by Dr. Samuel Lee   05/06/2000     0 reads



Matthew 26:36-75

Key Verse: 26:39b

  "My Father, if it is possible, may this cup be taken from me.

Yet not as I will, but as you will."


1.  Read verses 36-38. How and why did Jesus share his sorrowful and

troubled heart with his disciples? Read verses 39-46. How did Jesus

encourage his disciples? (41,42,45) What did they do? Why?

2.  What was Jesus' prayer request? What was "the cup"? Why was he

"overwhelmed with sorrow"? (cf. Jn 1:29; 2Co 5:21; Gal 3:13) What

was his struggle? How did prayer change things for Jesus?

3.  Read verses 47-51. Who sent the large crowd armed with swords and

clubs? Who led them? What was his signal? How did Jesus respond?

What does this reveal about him? How did his disciples respond?


4.  Read verses 52-56. What did Jesus teach his disciples? What did he

teach the crowd? Why did he not save himself? Why was it important

that scriptures be fulfilled?

5.  Read verses 57-67. Who tried him? What was the purpose of this

trial?  (59) What were the charges they brought against him? How did

Jesus respond to the false charges? What was Jesus' faith and

glorious hope? What was their decision?

6.  Read verses 33-35,40,41,58,69-75. Why did Peter disown Jesus?

Contrast Jesus with Peter. What does this event show about the

efficacy of prayer?




Matthew 26:36-75

Key Verse: 26:39b

  "My Father, if it is possible, may this cup be taken from me.

Yet not as I will, but as you will."

During the Last Supper, Jesus said to his disciples, "This is my

blood of the covenant, which is poured out for many for the forgiveness

of sins" (Mt 26:28). Jesus gave his people the blood covenant. Thus he

made his people covenant people newly. Jesus knew that death as the

Lamb of God lay before him. At a time of distress, no one can do

anything.  Nevertheless, Jesus did not remain helpless. He prayed in

the Garden of Gethsemane. Let's learn what Jesus did through his

prayer. After prayer, Jesus was arrested and tried before the Sanhedrin

in our place.

First, Jesus' prayer in Gethsemane (36-38). Look at verse 30. "When

they had sung a hymn, they went out to the Mount of Olives." Before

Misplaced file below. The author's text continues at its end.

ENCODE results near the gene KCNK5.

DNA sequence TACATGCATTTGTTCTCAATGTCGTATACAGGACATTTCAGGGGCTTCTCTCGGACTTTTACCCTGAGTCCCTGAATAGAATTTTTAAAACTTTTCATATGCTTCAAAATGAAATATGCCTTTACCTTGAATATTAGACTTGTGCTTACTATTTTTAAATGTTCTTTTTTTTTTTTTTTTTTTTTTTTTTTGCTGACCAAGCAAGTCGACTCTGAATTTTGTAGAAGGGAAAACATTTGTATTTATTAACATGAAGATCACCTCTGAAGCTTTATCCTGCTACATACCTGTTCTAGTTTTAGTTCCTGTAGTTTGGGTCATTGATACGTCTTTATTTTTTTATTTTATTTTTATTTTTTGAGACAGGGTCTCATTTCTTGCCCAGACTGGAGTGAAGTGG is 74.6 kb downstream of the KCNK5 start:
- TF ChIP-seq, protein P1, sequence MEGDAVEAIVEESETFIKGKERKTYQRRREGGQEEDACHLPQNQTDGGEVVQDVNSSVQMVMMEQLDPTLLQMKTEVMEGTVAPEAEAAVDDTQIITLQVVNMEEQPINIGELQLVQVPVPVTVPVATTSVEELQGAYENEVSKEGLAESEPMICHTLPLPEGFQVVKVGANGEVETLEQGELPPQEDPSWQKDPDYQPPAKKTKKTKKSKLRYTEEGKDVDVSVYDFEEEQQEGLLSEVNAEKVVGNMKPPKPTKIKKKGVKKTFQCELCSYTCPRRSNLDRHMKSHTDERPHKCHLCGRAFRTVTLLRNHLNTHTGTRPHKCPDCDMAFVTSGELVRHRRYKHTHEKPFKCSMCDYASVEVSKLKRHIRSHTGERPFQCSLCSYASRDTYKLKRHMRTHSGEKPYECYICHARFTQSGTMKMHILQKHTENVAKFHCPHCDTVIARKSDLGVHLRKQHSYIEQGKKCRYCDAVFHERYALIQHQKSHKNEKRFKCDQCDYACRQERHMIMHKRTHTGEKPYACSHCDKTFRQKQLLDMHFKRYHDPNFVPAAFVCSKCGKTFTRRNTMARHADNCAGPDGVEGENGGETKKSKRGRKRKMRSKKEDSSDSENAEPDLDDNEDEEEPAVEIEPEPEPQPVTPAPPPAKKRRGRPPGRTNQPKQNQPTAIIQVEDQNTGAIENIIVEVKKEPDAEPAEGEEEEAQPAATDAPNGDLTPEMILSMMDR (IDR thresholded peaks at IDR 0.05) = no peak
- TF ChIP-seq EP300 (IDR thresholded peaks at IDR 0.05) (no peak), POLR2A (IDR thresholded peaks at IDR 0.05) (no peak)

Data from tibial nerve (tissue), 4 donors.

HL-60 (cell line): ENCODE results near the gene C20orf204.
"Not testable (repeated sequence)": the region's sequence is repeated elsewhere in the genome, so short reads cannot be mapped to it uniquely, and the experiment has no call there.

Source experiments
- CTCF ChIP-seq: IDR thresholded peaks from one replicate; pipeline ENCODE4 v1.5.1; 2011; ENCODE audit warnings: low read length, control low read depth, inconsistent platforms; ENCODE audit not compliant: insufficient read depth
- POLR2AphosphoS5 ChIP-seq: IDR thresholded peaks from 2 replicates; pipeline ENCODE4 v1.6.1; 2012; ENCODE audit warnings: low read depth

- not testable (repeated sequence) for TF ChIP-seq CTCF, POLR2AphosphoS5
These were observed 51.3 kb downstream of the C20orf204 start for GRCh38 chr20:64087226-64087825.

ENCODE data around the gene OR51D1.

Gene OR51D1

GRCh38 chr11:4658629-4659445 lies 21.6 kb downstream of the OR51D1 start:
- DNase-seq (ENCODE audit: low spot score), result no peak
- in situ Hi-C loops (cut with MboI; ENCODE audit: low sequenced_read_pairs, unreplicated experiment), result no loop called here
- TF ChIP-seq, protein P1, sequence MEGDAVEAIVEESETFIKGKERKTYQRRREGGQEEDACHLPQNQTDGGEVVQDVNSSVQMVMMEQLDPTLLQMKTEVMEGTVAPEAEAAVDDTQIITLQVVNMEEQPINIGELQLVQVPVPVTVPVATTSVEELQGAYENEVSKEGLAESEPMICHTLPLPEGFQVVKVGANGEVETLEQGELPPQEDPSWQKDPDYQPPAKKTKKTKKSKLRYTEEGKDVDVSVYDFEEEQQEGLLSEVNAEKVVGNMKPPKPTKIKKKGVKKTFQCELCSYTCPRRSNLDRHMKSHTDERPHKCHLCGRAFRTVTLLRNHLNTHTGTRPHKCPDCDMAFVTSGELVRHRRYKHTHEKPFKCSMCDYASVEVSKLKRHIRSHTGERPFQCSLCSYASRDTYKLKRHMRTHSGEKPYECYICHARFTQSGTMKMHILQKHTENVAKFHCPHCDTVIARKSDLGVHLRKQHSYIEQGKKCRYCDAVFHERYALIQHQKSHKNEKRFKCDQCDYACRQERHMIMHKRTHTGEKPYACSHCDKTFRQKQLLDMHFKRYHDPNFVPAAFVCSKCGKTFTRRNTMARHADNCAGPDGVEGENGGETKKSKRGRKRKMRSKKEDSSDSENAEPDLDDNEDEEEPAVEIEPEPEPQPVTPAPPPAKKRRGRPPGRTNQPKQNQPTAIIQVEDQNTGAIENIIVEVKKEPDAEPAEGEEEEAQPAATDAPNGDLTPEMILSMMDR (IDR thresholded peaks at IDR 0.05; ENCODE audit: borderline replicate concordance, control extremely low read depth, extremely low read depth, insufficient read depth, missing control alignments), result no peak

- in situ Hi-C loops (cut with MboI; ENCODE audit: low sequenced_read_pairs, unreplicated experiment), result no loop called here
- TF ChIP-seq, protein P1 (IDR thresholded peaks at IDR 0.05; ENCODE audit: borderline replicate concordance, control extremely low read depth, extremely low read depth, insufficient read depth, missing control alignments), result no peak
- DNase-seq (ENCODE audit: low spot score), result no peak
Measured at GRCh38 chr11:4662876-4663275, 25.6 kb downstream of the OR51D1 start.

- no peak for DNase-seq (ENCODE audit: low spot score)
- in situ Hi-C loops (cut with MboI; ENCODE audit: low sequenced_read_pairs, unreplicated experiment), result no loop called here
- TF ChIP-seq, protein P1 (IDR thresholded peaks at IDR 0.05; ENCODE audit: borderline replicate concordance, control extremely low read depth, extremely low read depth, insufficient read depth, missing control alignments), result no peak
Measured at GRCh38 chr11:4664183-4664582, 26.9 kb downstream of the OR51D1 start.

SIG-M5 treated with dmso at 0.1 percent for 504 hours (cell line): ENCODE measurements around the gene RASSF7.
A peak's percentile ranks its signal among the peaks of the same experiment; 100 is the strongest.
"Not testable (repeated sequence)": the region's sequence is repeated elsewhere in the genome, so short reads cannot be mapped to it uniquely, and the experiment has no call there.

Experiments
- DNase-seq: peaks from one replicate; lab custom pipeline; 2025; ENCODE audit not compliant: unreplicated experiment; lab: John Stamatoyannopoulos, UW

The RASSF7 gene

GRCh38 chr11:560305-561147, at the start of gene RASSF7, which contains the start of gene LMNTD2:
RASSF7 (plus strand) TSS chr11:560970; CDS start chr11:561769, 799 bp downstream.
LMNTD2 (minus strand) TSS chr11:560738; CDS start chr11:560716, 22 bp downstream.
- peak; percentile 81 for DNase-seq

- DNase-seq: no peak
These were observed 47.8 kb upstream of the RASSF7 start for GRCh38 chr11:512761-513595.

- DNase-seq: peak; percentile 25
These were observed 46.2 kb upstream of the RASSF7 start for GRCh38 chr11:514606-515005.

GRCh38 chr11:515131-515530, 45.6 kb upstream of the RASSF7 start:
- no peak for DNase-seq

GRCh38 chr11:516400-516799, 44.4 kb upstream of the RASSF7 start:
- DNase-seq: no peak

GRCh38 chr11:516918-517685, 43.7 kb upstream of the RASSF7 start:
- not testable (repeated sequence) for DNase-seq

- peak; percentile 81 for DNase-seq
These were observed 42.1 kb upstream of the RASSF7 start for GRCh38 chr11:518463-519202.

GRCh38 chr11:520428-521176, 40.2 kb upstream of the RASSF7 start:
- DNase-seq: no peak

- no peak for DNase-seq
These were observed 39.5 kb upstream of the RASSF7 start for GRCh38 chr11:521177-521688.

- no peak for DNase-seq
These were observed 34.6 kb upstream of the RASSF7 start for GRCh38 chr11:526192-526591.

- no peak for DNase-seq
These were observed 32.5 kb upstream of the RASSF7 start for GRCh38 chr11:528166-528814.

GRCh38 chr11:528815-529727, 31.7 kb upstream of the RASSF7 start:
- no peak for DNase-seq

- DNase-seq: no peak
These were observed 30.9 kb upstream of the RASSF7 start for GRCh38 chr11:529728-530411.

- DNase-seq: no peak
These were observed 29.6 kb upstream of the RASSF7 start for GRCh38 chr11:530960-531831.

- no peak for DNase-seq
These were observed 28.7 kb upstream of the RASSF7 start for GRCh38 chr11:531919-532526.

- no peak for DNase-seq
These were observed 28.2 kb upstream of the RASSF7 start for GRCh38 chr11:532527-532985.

going to the Garden of Gethsemane, Jesus and his disciples sang a hymn.

Most probably, they sang the Lord's prayer: "Our Father in

heaven...Your kingdom come, your will be done..." What a marvelous act

of faith! What can we do in a helpless situation? We must not remain

helpless; we must sing a hymn and go to the Garden of Gethsemane to


In the Garden of Gethsemane, Jesus left eight of his disciples in

a place where they could rest. Then he took Peter and the two sons of

Zebedee along with him, and he began to be sorrowful and troubled. In

verse 38, Jesus said, "My soul is overwhelmed with sorrow to the point

of death. Stay here and keep watch with me." Before the cup of

suffering and death, Jesus' soul was overwhelmed with sorrow to the

point of death.  Jesus needed some people to support him. But there was

no one who supported him in prayer.

But Jesus did not give up. He prayed. Look at verse 39. "Going a

little farther, he fell with his face to the ground and prayed, 'My

Father, if it is possible, may this cup be taken from me. Yet not as I

will, but as you will.'" Jesus prayed to obey God's will to take the

cup of suffering, even though it was so distressing for him even to

think about. We learn two things from his prayer.

Firstly, Jesus prayed to overcome himself (39-40). "My Father, if it is

possible, may this cup be taken from me" (39). Jesus was fully human.

In his manhood, if possible, he did not want to drink the cup of

suffering and death. So he said, "My Father, if it is possible, may

this cup be taken from me." Jesus was around 33 years old. He was too

young to die. Jesus had many unfinished tasks to complete. Jesus had

his mother and many brothers and sisters to care for. It would have